Burnett & Williams

Teen Passengers Making Better Safety Choices

Teen Passengers Making Better Safety Choices

Risky behavior by teen car passengers is on the decline, according to a new national report by the Children’s Hospital of Philadelphia and State Farm. The study, which took place from 2008 to 2011, shows that teens are making better safety choices when it comes to riding in cars with others.

More Lives Saved


Over the period of the study, more than half of teen passengers reported “always” wearing seatbelts. The report showed the number of teens ages 15 to 19 killed in crashes that were not wearing seat belts decreased 23 percent.

More teens are deciding not to get in the car with a drunk driver. The number of teen passengers driven by someone who had been drinking declined 14 percent. Less than a quarter of teens say they ride with drivers who were drinking

Thirty percent fewer teen passengers were killed in crashes involving a teen driver during this period. Overall, the report measured a 47 percent decline in teen driver-related fatalities.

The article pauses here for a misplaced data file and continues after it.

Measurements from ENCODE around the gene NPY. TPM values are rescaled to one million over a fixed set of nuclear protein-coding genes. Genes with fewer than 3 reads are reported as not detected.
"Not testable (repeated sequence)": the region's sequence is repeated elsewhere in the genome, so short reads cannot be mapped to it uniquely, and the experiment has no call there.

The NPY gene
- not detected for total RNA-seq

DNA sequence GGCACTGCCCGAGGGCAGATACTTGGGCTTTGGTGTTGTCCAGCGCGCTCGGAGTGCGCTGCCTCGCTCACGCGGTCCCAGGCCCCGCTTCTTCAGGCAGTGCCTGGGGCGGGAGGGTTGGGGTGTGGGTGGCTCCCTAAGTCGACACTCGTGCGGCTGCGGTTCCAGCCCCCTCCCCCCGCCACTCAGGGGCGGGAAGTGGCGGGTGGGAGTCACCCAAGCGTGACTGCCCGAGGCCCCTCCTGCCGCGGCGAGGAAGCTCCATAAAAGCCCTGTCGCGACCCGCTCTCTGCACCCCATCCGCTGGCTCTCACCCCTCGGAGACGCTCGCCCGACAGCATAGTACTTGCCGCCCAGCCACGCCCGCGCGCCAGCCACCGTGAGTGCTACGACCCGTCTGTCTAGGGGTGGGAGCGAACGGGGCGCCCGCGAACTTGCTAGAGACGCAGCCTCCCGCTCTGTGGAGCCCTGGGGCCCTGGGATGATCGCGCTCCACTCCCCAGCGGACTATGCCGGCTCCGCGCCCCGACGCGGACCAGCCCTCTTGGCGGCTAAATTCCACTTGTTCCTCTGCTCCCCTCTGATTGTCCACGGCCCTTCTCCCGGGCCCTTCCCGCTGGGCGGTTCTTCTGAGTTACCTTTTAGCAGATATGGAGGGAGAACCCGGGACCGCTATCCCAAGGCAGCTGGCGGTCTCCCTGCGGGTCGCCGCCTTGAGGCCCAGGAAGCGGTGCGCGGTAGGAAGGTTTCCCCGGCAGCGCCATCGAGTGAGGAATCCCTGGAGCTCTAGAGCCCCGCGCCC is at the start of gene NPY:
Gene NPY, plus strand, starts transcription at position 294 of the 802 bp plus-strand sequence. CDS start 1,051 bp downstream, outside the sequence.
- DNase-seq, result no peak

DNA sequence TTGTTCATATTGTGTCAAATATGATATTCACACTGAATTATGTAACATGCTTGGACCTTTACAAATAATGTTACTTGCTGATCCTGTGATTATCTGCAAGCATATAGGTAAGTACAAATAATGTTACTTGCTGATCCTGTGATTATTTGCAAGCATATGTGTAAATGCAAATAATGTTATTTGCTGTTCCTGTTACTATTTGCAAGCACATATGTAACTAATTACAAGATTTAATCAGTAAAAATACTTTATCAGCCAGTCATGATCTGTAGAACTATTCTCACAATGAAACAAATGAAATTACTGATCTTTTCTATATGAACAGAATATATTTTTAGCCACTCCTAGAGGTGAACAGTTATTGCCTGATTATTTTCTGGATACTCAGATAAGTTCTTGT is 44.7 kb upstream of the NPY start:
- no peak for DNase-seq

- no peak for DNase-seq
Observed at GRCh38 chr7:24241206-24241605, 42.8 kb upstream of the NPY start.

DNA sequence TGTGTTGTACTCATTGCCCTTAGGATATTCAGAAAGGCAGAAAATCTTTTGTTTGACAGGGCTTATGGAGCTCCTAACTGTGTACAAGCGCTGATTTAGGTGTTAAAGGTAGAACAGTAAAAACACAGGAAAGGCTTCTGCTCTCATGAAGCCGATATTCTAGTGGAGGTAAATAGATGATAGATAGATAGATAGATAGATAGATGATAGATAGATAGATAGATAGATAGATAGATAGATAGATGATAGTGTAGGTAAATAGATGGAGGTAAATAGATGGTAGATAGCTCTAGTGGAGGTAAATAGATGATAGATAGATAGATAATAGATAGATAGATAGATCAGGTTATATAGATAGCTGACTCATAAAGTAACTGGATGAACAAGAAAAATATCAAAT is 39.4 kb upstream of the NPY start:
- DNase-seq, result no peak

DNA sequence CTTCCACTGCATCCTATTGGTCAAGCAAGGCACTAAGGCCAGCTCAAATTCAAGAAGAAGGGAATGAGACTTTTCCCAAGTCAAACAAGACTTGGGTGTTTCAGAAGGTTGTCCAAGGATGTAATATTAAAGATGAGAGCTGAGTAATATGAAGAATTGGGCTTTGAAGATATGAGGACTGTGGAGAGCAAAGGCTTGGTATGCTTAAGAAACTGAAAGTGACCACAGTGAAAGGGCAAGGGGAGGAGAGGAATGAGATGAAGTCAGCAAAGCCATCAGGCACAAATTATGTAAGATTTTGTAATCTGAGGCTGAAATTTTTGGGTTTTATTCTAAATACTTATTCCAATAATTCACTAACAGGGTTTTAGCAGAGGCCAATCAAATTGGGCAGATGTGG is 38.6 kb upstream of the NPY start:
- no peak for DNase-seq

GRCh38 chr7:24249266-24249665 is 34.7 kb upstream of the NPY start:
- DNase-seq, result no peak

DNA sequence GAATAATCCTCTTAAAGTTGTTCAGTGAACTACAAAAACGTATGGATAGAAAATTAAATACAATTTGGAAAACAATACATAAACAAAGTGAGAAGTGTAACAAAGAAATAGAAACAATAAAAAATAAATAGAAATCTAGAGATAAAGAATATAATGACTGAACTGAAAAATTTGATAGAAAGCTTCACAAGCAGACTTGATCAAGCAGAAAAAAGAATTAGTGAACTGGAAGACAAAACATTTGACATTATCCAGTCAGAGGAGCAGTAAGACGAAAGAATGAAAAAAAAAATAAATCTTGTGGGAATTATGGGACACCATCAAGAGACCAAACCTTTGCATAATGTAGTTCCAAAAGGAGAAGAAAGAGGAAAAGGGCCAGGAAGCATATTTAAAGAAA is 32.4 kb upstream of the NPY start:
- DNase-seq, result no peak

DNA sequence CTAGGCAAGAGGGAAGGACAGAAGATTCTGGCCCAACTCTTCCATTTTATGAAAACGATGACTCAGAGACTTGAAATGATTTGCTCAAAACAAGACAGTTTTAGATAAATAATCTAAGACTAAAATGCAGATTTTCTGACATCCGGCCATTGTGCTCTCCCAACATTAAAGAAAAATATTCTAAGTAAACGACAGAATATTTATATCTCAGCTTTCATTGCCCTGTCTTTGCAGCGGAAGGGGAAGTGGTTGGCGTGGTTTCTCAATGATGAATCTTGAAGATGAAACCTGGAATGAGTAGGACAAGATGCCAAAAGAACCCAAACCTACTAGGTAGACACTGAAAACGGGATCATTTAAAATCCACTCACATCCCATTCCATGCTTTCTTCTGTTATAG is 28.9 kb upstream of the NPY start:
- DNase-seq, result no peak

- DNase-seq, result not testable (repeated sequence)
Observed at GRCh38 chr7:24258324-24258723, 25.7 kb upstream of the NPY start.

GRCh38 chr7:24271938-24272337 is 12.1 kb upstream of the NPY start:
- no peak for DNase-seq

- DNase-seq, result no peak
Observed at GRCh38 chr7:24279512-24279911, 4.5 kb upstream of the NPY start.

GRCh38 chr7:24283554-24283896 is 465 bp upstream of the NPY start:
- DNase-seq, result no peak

The Flip Side of Safety

Despite these gains, there is still significant need for improvement in several areas associated with teen driving safety. Areas in need of improvement include reducing distracted driving, speed management, and increased seat belt use. All of these will improve a teen’s chance of survival in a crash.

Accidents Remain Lethal

Automobile accidents still remain the leading cause of death for U.S. teens. The following list details the main causes of these fatal accidents:

• 58 percent of teen drivers killed in crashes were not wearing a seatbelt
• 52 percent of drivers killed in crashes were speeding
• 33 percent of teens recently texted or emailed while driving
• 8 percent of teens recently drove a car after drinking